'I thought I was going to die' - Policeman targeted by New IRA in forecourt shooting
A policeman shot at a petrol station has described how he thought he was "going to die on that forecourt".
The Police Service of Northern Ireland (PSNI) officer, aged in his 20s, was hit three times in the arm during January's attack in Belfast.
A group calling itself the New IRA claimed responsibility for the attempted murder, in which an AK-47 assault rifle was used.
Speaking anonymously in an episode of the BBC's Crimewatch to be broadcast on Monday night, the policeman, speaking anonymously, said: "I felt something hit me...everything slowed down. Blood was pouring out.
"I thought that was me. I thought I was going to die on that forecourt."
Detectives will use the BBC show to appeal for more information on the attack on Crumlin Road by releasing previously unseen CCTV footage.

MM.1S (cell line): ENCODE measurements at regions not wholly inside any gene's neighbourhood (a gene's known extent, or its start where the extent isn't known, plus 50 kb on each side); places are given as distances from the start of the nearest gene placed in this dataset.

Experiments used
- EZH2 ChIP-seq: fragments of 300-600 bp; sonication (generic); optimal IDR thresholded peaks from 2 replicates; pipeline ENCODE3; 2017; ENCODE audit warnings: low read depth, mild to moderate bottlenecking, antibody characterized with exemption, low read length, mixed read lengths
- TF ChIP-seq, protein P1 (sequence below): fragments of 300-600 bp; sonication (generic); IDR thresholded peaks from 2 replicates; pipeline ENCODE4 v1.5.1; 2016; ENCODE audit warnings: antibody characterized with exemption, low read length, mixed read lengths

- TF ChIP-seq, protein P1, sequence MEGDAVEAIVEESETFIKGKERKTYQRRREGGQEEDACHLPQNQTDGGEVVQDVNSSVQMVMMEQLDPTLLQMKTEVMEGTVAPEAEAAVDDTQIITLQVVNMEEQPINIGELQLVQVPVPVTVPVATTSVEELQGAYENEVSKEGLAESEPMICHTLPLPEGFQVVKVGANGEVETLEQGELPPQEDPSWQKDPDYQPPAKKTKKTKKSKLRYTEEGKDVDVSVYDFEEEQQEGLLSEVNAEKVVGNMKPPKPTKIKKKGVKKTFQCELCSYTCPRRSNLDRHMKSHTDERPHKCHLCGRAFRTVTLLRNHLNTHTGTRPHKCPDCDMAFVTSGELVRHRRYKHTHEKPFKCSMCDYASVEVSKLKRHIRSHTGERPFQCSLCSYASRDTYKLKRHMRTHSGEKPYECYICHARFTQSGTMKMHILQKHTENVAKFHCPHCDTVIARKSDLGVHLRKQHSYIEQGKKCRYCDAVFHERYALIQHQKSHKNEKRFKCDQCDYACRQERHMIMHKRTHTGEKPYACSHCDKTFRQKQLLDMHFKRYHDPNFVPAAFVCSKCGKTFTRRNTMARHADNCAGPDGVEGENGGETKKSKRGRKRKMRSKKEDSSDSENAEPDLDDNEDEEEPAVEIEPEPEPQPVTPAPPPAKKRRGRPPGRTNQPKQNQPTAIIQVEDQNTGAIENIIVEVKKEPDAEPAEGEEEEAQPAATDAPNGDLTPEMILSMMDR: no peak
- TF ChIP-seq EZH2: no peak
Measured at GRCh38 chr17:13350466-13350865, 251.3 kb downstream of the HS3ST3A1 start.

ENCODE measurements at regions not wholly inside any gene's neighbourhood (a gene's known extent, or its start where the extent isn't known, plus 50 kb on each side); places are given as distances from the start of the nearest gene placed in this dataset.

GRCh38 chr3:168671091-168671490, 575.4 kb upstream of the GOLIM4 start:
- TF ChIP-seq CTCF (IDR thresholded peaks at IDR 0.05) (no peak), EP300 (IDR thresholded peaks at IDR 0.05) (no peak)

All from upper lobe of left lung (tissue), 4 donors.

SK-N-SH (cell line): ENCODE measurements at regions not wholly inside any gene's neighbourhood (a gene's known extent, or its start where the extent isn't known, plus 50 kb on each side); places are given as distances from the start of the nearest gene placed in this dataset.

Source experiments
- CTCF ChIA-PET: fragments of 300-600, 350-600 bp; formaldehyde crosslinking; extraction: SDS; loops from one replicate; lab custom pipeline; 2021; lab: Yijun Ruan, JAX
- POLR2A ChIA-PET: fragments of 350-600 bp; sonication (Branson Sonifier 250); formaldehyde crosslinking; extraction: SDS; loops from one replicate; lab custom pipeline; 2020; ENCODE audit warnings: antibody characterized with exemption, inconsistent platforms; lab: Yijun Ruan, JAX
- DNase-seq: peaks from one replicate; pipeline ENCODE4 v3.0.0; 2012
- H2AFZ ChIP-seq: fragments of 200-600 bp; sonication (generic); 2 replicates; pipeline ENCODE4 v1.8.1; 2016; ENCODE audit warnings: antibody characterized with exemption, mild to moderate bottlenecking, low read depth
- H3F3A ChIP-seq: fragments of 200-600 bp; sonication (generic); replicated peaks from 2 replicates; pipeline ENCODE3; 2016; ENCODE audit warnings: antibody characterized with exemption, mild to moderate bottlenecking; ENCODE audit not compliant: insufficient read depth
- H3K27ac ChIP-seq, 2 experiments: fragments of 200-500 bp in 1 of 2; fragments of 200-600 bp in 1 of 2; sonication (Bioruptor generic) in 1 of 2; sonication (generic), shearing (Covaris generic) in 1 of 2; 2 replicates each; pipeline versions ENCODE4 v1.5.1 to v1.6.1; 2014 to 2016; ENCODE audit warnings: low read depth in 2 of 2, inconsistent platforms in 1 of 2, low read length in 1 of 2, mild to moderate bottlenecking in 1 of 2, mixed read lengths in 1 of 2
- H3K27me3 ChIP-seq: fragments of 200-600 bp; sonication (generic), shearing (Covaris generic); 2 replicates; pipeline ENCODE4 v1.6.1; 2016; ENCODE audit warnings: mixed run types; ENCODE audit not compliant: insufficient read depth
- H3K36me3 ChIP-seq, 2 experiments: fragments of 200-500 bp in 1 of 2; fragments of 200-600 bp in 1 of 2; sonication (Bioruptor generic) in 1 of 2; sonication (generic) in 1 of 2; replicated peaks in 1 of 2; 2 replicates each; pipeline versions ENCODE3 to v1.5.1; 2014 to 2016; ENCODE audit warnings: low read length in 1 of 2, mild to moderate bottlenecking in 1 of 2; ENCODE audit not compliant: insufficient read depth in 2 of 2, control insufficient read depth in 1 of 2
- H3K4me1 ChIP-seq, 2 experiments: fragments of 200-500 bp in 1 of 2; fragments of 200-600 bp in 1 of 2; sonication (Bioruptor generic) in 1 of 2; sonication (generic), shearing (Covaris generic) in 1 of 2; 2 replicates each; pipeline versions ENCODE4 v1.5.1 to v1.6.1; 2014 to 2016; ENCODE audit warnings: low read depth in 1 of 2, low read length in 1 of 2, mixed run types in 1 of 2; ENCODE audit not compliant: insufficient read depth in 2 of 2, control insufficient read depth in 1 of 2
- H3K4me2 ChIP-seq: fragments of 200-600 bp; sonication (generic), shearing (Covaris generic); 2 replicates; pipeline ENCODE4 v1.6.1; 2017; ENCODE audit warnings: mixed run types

It is believed rounds may have been fired from behind a fence across the road from the garage forecourt as two officers emerged from the shop.
The images show a car police are linking to the attack, a red Audi A4 estate which was found burned out in west Belfast after the incident.
Detective Superintendent Kevin Geddes said: "I welcome the opportunity to make a fresh appeal for information on Crimewatch tonight more than one month after the attack when I will also reveal new pieces of information in relation to the investigation.
"The programme will also feature my colleague speaking about his ordeal publicly for the first time.
"He will bravely describe the moments leading up to the attack, his thoughts and feelings on realising he had been shot and injured, and also describe his road to recovery."
Three men, aged 30, 36, and 39, who were arrested in connection with the incident were all released unconditionally.
No further arrests have been made since then, police said.